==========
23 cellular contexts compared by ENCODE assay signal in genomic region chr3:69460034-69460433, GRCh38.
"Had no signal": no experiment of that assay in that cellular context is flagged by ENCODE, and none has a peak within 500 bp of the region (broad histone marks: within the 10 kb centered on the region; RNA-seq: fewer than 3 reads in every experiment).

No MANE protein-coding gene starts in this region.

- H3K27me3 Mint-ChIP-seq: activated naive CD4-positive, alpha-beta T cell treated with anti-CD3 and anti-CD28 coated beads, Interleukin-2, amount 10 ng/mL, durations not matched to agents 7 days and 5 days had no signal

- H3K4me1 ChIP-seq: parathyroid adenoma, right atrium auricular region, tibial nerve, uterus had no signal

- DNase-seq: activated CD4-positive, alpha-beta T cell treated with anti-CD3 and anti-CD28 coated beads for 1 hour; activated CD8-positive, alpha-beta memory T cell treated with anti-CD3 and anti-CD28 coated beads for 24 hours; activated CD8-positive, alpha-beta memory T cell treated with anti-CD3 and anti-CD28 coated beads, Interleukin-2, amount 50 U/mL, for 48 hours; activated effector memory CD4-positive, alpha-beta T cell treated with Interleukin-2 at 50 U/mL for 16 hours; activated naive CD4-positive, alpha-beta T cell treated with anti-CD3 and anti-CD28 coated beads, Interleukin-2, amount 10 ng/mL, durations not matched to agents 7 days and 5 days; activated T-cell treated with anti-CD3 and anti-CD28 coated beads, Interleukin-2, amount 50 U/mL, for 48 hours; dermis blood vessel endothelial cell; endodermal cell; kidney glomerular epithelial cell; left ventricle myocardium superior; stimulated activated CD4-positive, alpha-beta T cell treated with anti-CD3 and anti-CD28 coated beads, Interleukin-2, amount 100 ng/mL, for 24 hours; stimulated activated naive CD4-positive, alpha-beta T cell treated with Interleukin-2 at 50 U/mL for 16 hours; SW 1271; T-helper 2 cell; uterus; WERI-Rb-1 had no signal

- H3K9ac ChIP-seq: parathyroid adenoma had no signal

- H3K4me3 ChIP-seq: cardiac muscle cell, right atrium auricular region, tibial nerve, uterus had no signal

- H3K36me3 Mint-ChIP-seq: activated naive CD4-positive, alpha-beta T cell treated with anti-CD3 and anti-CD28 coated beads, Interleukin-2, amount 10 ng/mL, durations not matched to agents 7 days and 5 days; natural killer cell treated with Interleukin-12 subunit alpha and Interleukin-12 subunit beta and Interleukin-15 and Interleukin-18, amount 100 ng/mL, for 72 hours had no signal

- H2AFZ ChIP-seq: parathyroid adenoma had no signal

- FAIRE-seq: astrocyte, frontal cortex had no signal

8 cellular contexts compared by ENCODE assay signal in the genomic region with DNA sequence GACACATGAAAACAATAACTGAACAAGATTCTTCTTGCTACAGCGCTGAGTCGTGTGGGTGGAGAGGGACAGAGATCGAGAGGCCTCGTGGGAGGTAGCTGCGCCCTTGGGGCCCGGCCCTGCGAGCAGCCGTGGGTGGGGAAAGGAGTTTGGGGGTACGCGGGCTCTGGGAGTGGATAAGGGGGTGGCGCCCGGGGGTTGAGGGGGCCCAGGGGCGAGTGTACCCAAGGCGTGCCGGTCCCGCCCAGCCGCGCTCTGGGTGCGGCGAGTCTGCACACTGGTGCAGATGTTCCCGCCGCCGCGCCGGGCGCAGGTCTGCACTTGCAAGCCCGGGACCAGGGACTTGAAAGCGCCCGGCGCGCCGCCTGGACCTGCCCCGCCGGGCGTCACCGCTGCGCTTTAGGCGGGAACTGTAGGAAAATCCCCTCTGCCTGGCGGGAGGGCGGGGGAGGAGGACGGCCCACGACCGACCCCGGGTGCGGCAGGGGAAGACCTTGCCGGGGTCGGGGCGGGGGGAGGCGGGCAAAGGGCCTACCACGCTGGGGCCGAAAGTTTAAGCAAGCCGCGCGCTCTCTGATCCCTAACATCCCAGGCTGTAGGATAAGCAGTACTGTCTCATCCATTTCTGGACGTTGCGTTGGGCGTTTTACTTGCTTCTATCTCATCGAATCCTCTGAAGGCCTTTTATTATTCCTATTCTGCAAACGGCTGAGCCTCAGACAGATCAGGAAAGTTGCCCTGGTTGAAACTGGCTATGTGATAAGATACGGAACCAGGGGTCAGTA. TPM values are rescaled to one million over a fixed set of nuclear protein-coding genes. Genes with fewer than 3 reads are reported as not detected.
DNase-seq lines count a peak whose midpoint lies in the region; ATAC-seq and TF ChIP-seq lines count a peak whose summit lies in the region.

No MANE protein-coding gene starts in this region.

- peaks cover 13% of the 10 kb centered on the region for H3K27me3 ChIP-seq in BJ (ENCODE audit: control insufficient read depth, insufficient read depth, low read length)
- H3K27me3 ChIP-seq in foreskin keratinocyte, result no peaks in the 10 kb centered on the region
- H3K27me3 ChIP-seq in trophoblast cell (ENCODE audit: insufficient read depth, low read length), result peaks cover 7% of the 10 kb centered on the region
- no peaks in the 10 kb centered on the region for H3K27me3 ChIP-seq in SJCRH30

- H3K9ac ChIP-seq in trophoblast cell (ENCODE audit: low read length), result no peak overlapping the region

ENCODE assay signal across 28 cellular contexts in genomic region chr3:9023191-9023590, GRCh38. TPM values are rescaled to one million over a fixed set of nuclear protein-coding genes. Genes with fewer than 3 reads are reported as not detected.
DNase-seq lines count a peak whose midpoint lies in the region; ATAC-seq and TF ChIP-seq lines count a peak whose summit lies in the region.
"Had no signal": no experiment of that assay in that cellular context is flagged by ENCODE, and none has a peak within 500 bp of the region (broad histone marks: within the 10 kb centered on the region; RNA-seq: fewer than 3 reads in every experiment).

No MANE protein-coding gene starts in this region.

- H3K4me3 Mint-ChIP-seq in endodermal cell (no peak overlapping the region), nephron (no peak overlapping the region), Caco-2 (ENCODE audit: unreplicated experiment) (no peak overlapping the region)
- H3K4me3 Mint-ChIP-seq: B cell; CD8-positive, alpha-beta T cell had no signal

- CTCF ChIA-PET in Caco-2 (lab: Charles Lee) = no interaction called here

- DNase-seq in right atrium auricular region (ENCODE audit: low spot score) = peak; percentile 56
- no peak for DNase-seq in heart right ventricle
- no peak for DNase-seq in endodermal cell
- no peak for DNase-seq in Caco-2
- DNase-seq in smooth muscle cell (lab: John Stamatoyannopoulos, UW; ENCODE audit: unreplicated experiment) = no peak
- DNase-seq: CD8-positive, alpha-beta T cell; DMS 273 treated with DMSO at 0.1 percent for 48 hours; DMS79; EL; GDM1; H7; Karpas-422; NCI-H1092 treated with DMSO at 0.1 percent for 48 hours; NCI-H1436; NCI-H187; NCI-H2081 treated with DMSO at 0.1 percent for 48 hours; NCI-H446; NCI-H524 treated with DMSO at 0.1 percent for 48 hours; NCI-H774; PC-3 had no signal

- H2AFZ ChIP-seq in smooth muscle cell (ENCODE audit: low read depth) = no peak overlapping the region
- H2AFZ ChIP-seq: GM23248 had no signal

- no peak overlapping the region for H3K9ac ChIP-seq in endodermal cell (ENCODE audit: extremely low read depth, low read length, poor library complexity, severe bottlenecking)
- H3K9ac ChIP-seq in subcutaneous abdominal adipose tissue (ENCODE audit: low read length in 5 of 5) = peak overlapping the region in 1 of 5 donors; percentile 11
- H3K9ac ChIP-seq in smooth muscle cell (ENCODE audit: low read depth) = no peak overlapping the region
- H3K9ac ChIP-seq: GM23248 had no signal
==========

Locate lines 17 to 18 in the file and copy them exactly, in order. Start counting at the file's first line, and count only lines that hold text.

- H3K27me3 ChIP-seq in trophoblast cell (ENCODE audit: insufficient read depth, low read length), result peaks cover 7% of the 10 kb centered on the region
- no peaks in the 10 kb centered on the region for H3K27me3 ChIP-seq in SJCRH30